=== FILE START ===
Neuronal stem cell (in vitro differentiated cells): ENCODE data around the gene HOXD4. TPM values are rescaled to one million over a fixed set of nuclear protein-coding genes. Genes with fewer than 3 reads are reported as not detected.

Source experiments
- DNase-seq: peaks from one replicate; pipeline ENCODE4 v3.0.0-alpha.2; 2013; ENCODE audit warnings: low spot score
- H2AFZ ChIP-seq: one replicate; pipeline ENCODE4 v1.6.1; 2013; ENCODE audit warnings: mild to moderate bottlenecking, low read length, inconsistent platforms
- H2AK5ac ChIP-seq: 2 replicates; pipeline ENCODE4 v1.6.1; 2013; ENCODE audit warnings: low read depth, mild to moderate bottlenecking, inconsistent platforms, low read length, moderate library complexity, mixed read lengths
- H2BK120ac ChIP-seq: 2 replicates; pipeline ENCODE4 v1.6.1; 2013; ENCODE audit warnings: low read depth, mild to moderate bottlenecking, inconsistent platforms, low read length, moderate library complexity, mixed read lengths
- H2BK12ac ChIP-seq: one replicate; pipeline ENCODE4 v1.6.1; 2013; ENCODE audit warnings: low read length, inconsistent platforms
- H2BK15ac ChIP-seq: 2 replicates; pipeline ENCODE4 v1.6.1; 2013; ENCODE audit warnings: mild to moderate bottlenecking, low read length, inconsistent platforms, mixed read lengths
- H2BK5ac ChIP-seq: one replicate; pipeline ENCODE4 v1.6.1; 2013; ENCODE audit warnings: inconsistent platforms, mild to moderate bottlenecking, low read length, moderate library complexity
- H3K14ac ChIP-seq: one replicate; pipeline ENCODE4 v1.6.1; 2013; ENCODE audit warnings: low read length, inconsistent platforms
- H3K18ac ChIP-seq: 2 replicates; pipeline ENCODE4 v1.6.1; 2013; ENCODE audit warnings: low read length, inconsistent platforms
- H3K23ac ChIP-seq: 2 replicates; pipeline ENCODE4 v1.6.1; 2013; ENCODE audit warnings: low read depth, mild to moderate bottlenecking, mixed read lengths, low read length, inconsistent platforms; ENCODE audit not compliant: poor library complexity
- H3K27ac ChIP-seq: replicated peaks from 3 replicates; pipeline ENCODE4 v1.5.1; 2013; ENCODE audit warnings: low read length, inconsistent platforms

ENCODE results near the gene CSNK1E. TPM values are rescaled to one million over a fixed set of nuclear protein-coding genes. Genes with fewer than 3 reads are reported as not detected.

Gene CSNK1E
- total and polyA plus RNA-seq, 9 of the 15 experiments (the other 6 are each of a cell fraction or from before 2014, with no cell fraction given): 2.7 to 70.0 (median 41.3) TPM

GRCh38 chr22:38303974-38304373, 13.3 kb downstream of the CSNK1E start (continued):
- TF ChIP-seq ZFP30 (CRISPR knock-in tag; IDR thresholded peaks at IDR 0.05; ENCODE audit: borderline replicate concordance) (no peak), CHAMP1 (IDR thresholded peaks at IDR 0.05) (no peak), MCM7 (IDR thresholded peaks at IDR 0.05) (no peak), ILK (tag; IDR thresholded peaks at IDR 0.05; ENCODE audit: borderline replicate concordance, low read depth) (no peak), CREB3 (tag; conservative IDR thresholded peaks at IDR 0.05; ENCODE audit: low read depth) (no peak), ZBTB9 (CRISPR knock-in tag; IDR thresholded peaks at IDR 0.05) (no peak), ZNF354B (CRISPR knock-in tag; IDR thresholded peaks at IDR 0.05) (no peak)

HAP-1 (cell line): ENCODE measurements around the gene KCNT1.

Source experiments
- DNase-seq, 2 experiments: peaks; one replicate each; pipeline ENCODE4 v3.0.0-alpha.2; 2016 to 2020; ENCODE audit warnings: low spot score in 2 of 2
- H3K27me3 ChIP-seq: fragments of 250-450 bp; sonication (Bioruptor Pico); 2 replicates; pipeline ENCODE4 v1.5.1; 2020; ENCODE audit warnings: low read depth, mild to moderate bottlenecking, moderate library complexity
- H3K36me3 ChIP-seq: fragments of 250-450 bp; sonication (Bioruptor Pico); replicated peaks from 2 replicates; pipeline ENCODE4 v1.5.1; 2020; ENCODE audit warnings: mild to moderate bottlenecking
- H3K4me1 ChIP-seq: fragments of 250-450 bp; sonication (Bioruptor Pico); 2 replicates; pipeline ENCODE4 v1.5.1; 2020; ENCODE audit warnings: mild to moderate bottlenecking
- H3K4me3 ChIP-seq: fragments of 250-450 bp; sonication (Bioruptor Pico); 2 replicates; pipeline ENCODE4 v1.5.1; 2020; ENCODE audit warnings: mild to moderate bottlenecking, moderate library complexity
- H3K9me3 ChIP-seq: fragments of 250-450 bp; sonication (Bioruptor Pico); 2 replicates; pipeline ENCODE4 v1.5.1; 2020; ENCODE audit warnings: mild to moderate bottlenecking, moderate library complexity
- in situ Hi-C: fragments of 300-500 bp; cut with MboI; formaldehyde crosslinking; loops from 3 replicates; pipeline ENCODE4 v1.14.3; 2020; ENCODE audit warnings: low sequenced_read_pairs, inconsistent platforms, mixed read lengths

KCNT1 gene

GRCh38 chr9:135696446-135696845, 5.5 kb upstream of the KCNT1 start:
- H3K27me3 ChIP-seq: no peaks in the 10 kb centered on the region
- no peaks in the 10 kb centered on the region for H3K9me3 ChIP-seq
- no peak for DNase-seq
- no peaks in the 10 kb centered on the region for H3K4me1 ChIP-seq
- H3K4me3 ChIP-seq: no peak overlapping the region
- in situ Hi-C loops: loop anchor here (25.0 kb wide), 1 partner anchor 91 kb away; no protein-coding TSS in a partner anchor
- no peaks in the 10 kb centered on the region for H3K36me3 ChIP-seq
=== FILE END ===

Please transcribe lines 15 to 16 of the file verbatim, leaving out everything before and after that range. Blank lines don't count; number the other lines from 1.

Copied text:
Gene CSNK1E
- total and polyA plus RNA-seq, 9 of the 15 experiments (the other 6 are each of a cell fraction or from before 2014, with no cell fraction given): 2.7 to 70.0 (median 41.3) TPM